Running from Shadows

When my grandparents retired from farming, they kept 640 acres of their property near the tiny town of Seibert, Colorado, and also the house that my grandfather built.  

On occasion, we would return to Seibert for festivals, celebrations, homecomings, and the like, and when we did we would stay in the old farmhouse.  

When we returned to stay there during our visits, we had to rough it because there was no running water or electricity and the only bathroom was an "outhouse" in the abandoned chicken coop. 

I hated going in there to do my business, especially at night.  The place was pitch dark, and even a flashlight didn't really make it any less scary.  I always imagined creatures, snakes, or worse lurking in the shadows.   

And so, on the rare occasions when a nighttime trip to the outhouse couldn't be helped, I would hurry as fast as I could and then run like the wind back to the house while the darkness closed in behind me.  

I just knew I was being chased.  

We all have those kinds of memories from our childhood---racing up the stairs from a gloomy basement or running away from noises in the bushes near a campsite... 

But as we grew older, we began to realize that even though we no longer run from imagined bogeymen in dark corners, we are often disoriented by other kinds of darkness---the kinds that we can't seem to outrun.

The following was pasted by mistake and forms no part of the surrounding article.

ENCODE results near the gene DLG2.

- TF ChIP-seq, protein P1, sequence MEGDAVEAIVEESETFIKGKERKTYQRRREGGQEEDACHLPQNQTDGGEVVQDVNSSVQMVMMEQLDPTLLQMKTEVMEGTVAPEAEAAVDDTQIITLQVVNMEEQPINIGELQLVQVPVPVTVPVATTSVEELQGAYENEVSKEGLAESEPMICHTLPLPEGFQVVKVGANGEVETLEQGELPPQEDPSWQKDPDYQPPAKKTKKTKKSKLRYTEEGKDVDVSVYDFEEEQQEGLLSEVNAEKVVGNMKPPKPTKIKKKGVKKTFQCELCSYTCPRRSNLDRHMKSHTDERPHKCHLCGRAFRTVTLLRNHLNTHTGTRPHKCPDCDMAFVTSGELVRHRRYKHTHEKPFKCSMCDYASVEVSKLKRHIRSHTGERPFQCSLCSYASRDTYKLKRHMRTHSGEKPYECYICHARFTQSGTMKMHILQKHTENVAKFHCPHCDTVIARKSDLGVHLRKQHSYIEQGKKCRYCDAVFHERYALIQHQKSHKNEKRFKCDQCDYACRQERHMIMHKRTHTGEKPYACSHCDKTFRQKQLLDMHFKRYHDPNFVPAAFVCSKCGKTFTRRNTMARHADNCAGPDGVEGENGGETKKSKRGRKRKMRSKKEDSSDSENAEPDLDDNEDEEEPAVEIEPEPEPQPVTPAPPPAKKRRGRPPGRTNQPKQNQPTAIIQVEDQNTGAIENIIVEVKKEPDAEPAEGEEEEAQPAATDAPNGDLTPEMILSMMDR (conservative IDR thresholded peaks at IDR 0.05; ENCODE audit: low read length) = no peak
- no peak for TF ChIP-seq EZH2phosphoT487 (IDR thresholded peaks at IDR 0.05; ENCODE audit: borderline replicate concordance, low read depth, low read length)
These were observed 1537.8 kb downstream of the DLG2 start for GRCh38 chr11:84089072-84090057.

The reason why those memories came to mind today was because of this amazing quote that I found in Steven Charleston's latest book Ladder to The Light.  

Charleston, an Episcopal bishop, and elder in the Choctaw Nation had this to say about the darkness we face during these uncertain times. 

The dark places can appear slowly or suddenly, but either way they cover us in a fog of doubt, leaving us feeling alone. It is at this moment that faith becomes our compass, for it reminds us that darkness is only a detour, never a destination. These small corners are not the true landscape of our lives. They cannot contain the power of love. 

The line that I love the most out of that amazing quote is, "...for it reminds us that darkness is only a detour, never a destination."  Come on!  How amazing is that?   

Additionally, as we find ourselves in yet another moment of uncertainty with a global pandemic that continues seemingly unabated at times, it's comforting to know that the darkness of anxiety, worry, and dread are only "small corners," in our lives.  They don't get to dominate our landscape. 

And they are not our destination---not by a long shot.  You and I are headed toward brighter locales, and the faith and trust we have in the grace-filled, Spirit-soaked purposes of God will lead us there.  

I don't know what dark corners might be dominating your thoughts right now, but I want to speak this into your life, if I may.  The darkness doesn't get to win.  It might seem like it sometimes, but it's not true.  

Keep moving.  Put one foot in front of the other, and there will be a day when you realize those dark corners are far behind you, and there's more besides... 

You see, when you stop and look back at those dark places, you'll realize how small and insignificant they were all along in comparison with the vistas of glory that are all around you.  

You'll realize you had nothing to fear all along.  

May this be true for you today and every day forward.  And may the grace and peace of our Lord Jesus Christ be with you now and always. Amen.  

Comments

Popular posts from this blog

The Lord Needs It: Lessons From A Donkey

Rapha & Yada - "Be Still & Know": Reimagined

You & Who You Are: Rob Bell on Identity & Transition